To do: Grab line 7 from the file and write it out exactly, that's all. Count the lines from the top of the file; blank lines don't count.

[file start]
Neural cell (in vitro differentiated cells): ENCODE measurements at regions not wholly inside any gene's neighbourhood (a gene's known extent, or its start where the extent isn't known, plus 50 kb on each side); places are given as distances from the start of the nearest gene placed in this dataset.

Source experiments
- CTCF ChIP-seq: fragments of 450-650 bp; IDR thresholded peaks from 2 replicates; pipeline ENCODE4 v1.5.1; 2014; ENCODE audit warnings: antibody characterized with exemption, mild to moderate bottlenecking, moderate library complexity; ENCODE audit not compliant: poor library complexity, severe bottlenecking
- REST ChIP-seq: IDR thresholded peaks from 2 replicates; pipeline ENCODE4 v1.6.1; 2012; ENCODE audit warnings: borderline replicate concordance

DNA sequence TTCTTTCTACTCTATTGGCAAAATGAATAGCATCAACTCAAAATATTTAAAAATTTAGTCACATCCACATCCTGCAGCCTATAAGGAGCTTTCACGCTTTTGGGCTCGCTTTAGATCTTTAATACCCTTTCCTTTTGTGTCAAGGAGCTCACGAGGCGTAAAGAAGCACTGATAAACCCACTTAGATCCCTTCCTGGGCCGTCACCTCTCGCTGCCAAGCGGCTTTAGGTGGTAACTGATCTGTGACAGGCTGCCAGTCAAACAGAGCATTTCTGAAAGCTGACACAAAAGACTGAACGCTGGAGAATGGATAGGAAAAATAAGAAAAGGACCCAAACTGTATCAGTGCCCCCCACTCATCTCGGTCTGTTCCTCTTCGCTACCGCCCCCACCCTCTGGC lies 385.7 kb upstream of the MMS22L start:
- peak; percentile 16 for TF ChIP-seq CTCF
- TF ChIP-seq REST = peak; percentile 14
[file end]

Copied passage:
- TF ChIP-seq REST = peak; percentile 14